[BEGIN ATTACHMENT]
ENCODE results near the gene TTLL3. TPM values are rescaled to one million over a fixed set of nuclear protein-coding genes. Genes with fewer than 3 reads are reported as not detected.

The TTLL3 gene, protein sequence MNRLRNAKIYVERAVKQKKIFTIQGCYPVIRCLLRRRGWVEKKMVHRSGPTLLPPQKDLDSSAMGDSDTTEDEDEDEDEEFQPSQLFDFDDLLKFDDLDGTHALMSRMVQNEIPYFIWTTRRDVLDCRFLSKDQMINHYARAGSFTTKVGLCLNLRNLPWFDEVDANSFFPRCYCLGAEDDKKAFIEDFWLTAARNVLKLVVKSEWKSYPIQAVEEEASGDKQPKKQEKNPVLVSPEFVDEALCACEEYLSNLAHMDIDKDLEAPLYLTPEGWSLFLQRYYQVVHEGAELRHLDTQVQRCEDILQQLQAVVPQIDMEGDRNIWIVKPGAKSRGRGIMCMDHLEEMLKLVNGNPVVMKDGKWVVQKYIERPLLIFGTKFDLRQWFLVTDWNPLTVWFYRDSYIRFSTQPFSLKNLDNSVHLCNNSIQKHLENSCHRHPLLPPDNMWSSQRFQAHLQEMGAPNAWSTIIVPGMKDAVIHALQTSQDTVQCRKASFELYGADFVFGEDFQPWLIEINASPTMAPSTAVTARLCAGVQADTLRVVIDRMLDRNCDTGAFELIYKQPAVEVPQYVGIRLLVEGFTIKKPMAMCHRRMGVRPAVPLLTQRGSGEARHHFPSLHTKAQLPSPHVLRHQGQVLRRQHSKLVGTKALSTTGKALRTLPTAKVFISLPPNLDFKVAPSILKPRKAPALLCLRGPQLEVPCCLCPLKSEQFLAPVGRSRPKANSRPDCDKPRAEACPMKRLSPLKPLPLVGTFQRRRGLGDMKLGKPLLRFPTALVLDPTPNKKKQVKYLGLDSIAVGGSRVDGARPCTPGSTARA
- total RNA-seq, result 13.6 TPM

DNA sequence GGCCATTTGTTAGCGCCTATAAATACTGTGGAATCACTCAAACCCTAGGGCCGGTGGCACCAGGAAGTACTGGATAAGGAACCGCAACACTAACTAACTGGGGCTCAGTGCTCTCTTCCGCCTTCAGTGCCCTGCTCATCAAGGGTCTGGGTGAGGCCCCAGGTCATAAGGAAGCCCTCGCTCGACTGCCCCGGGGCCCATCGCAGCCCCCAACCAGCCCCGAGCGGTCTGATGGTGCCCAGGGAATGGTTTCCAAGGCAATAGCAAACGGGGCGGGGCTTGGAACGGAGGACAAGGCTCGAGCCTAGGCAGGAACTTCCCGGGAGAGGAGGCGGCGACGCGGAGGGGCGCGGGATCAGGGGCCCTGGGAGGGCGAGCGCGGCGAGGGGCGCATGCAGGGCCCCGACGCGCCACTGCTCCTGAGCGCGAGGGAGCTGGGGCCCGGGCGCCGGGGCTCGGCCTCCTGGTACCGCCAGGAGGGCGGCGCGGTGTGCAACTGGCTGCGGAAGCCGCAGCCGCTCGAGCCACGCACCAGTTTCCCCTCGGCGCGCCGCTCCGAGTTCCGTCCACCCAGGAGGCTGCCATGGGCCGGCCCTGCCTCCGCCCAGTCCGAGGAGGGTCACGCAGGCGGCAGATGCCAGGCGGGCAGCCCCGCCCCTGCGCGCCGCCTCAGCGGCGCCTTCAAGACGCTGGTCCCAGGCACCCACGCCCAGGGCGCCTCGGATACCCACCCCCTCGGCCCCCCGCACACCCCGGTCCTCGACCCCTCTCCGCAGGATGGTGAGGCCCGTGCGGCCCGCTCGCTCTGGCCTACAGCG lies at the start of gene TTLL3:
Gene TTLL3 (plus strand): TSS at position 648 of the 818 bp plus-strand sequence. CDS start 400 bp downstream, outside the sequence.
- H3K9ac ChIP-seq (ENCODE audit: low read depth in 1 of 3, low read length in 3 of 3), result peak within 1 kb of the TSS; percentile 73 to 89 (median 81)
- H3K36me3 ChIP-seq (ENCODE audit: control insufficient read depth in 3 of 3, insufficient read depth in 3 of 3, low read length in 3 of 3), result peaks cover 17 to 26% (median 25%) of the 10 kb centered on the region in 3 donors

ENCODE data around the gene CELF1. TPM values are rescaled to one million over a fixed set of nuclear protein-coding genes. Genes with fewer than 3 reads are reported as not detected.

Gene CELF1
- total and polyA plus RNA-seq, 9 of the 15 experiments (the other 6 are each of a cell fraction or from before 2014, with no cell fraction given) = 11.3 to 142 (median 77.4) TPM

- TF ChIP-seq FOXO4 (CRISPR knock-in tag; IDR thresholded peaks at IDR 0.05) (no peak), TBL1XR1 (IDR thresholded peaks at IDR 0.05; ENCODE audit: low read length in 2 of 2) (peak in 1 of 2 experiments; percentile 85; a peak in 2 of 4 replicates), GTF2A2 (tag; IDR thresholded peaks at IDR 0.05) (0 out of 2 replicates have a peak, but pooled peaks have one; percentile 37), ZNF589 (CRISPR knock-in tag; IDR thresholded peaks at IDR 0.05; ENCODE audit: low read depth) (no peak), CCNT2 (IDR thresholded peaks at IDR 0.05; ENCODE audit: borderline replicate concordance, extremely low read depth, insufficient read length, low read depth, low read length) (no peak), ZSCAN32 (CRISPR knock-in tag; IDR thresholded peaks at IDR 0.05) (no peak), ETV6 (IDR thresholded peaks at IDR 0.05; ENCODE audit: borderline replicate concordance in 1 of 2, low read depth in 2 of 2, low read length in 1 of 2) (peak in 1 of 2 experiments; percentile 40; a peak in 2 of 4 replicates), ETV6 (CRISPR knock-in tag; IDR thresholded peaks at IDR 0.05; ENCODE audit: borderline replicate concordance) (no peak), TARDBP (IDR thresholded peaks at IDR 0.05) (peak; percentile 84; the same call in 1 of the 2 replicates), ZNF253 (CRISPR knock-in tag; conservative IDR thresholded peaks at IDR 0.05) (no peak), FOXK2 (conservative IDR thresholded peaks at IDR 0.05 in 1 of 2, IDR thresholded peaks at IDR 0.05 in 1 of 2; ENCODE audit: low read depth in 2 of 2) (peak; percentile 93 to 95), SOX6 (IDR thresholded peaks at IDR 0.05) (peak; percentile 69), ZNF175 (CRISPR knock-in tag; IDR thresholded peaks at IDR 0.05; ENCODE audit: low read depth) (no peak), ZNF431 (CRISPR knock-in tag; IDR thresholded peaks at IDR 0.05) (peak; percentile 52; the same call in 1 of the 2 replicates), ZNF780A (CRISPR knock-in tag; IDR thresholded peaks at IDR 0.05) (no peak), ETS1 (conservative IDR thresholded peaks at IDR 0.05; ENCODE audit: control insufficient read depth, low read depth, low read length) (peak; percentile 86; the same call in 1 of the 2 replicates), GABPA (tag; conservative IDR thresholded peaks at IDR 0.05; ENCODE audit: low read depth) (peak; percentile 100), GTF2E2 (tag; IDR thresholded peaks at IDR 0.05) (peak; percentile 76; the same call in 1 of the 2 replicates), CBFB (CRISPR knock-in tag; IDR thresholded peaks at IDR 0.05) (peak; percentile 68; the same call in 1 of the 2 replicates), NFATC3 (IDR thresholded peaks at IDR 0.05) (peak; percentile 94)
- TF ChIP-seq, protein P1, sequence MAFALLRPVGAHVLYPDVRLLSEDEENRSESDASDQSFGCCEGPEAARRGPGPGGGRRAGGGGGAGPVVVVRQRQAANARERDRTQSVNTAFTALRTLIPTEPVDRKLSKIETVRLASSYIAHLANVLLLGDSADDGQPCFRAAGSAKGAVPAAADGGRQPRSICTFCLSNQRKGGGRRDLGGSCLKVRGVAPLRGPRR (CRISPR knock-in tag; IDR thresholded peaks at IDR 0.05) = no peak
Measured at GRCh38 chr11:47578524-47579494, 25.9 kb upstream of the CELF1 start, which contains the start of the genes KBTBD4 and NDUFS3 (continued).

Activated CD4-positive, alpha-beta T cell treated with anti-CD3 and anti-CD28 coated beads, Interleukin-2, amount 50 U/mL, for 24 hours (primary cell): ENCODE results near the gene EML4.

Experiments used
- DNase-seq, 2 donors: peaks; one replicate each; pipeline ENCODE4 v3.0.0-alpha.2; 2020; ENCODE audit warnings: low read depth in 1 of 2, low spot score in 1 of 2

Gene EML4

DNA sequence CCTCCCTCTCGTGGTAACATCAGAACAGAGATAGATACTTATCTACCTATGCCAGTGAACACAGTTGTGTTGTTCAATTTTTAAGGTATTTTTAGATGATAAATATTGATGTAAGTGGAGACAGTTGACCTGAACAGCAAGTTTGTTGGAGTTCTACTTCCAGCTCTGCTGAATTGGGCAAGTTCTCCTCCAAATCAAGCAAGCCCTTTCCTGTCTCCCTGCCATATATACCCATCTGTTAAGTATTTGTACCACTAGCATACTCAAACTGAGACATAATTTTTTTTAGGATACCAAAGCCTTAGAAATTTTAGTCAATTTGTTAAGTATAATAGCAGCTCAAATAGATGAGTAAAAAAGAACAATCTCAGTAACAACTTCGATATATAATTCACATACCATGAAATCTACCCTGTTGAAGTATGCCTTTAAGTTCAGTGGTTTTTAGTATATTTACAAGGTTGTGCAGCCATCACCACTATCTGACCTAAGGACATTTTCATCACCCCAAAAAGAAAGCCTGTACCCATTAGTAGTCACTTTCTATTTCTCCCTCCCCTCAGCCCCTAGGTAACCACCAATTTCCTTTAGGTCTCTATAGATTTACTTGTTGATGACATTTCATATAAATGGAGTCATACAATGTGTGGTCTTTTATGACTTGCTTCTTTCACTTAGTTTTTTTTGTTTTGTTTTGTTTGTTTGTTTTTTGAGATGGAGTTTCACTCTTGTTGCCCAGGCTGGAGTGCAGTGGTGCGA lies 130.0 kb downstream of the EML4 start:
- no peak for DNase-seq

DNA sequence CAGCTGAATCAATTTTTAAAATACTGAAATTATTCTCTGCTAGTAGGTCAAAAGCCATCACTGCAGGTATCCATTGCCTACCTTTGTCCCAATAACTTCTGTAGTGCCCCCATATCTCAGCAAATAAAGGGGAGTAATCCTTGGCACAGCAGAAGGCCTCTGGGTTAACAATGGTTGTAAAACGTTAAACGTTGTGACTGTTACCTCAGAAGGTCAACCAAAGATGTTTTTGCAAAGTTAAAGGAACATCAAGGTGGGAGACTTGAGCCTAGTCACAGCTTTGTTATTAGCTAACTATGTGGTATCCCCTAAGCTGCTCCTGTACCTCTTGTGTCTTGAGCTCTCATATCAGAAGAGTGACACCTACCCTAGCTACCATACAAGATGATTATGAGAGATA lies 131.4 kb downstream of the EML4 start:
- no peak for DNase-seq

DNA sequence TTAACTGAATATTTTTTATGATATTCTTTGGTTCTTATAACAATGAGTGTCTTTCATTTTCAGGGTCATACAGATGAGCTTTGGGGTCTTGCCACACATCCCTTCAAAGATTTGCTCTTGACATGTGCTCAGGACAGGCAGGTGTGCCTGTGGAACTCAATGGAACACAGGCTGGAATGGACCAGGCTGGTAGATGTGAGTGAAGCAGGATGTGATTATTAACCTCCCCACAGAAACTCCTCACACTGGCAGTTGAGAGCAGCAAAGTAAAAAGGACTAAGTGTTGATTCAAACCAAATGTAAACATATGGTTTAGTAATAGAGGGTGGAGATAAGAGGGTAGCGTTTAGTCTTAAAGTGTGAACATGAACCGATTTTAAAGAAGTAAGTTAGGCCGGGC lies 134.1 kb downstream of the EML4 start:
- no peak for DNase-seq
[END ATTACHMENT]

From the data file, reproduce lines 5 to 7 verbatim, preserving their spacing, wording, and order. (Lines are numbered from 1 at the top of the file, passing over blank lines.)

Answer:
Gene TTLL3 (plus strand): TSS at position 648 of the 818 bp plus-strand sequence. CDS start 400 bp downstream, outside the sequence.
- H3K9ac ChIP-seq (ENCODE audit: low read depth in 1 of 3, low read length in 3 of 3), result peak within 1 kb of the TSS; percentile 73 to 89 (median 81)
- H3K36me3 ChIP-seq (ENCODE audit: control insufficient read depth in 3 of 3, insufficient read depth in 3 of 3, low read length in 3 of 3), result peaks cover 17 to 26% (median 25%) of the 10 kb centered on the region in 3 donors